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JasamritR's blog

By JasamritR, history, 6 weeks ago, In English

Hello, I am sitting the British Informatics Olympiad this year and wanted to know what I should do to practice.

I am very new to the informatics olympiads but I have a little experience with competitive programming. What resources should I use (other than past papers)? Are there any solid training routines. In particular are there any good resources for combinatorics? This is the first time I am practicing for a competition and it is the last year that I am able to sit the paper, so I don't want to waste it! Also happy to practice with anyone else, please let me know!

Thanks!

 
 
 
 
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6 weeks ago, # |
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Basically the same as you would practice for anything else (check out Errichto's How to Practice? blog).

The only difference is that you should focus on Olympiad style tasks (they're a bit different from CF), check out COCI and USACO for easier tasks of that kind. Make sure you're aware of the syllabus for the British Olympiad, but don't get to bogged down by it, just solve lots of problems.

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    6 weeks ago, # ^ |
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    Thank you for the reply, I will check out the blog you mentioned. In what way are olympiad questions different to code forces ones?

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      6 weeks ago, # ^ |
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      It's hard to say exactly, but in general, the ideas have more steps, and require more algorithms, while Codeforces is nowadays more adhoc and constructive. The biggest difference is the strategy, on Codeforces you are trying to fully solve tasks, while on Olympiads, there is more strategy as to whether you should do subtasks or attempt full problems.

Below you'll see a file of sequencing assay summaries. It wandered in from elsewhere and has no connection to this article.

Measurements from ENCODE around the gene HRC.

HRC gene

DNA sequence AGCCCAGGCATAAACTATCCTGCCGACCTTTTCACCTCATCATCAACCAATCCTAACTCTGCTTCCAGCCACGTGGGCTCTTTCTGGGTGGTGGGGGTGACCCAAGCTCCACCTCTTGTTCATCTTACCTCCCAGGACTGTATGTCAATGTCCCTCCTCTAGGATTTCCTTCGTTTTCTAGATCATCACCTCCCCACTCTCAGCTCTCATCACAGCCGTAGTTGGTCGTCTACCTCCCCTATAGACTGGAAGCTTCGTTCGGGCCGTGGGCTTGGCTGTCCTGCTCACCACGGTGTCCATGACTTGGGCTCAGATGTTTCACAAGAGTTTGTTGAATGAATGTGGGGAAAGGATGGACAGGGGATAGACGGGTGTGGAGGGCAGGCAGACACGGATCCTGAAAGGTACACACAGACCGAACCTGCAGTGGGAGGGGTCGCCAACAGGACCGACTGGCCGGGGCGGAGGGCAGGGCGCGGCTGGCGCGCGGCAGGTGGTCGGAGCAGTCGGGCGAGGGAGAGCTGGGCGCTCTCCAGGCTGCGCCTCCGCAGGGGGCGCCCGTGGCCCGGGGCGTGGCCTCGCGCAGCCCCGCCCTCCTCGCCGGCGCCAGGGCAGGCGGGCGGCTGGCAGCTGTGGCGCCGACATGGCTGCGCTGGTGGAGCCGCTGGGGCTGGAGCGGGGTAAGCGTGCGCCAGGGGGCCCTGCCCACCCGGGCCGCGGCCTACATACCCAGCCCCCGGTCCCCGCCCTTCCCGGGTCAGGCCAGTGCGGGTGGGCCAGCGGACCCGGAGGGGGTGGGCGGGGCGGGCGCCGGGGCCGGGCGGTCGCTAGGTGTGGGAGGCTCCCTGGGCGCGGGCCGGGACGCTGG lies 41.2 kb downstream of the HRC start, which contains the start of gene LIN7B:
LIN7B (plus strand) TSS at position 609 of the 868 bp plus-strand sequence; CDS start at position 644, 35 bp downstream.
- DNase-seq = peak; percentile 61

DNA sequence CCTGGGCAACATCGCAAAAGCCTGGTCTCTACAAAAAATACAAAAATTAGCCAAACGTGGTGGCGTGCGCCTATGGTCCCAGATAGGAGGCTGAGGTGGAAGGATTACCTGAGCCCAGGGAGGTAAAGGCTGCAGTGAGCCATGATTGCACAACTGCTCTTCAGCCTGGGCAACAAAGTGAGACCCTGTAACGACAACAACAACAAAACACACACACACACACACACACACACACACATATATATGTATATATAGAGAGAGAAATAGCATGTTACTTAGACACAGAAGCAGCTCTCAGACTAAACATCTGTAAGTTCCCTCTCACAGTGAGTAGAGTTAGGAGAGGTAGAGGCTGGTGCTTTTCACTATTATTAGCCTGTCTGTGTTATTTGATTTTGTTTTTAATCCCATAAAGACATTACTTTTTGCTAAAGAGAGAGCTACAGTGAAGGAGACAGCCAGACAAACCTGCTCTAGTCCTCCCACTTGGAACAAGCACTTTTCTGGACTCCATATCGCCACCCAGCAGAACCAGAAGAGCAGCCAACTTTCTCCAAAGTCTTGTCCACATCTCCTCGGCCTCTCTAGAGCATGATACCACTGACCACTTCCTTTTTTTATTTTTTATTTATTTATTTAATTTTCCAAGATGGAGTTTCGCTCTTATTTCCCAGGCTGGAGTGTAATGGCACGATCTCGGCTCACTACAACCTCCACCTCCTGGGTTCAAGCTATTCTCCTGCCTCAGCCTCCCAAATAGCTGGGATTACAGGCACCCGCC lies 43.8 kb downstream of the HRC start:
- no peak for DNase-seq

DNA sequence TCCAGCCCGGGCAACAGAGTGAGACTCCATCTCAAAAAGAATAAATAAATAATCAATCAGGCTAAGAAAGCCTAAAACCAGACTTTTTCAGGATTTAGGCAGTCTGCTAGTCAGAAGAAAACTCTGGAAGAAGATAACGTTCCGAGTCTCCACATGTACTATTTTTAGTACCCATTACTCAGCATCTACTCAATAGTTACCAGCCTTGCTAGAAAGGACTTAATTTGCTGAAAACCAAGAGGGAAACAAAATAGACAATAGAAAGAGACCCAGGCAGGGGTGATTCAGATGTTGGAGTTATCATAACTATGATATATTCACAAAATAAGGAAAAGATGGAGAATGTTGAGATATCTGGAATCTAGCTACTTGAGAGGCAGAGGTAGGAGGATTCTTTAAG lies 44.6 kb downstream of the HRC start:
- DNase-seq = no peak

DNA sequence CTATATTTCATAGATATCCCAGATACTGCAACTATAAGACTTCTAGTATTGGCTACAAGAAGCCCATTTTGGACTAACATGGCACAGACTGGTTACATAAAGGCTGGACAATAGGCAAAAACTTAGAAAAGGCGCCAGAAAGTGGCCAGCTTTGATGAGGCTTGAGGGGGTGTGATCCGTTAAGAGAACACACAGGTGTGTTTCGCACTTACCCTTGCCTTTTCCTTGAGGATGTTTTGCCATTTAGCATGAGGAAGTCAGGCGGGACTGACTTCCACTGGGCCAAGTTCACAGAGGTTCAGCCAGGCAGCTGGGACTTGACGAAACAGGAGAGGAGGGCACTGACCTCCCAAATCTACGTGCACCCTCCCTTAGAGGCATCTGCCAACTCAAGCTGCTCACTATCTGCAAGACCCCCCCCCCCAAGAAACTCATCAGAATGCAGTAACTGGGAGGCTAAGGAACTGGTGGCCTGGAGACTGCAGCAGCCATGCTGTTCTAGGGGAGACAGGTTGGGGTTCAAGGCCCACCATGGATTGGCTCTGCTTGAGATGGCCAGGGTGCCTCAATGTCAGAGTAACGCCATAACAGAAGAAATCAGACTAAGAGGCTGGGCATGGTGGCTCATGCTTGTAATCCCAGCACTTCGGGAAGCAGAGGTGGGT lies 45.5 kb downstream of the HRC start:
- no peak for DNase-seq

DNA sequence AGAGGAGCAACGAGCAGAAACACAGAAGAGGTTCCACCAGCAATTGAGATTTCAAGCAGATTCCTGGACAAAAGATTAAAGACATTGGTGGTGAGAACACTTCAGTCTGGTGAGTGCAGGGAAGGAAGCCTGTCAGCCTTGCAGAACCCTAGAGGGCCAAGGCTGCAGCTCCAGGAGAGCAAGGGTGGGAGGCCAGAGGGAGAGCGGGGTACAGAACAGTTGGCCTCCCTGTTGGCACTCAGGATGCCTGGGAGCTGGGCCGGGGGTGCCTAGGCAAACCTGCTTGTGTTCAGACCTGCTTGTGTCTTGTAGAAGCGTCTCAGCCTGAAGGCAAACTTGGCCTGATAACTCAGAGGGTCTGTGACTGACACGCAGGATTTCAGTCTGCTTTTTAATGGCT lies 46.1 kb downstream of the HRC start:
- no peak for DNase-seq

With that said, there are countries where Olympiads looks more like Codeforces, usually where the organizers are Codeforces enthusiasts, so make sure to check previous years.

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4 weeks ago, # |
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I was going to ask this question too! :D

As far as im aware, there are quite a lot of implementation problems in the first round. Algorithms aren't touched on as much until the second round, although it will be helpful to recognise an algorithm problem when you see it, like an MST problem. For the written problems, a small bit of knowledge on DP and hash maps may be very useful, since a lot of the written parts following the question ask about optimisation.

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4 weeks ago, # |
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read good books, do good problems(especially on Codeforces!) , and try your best!

Life is always a suprise!!!

:):)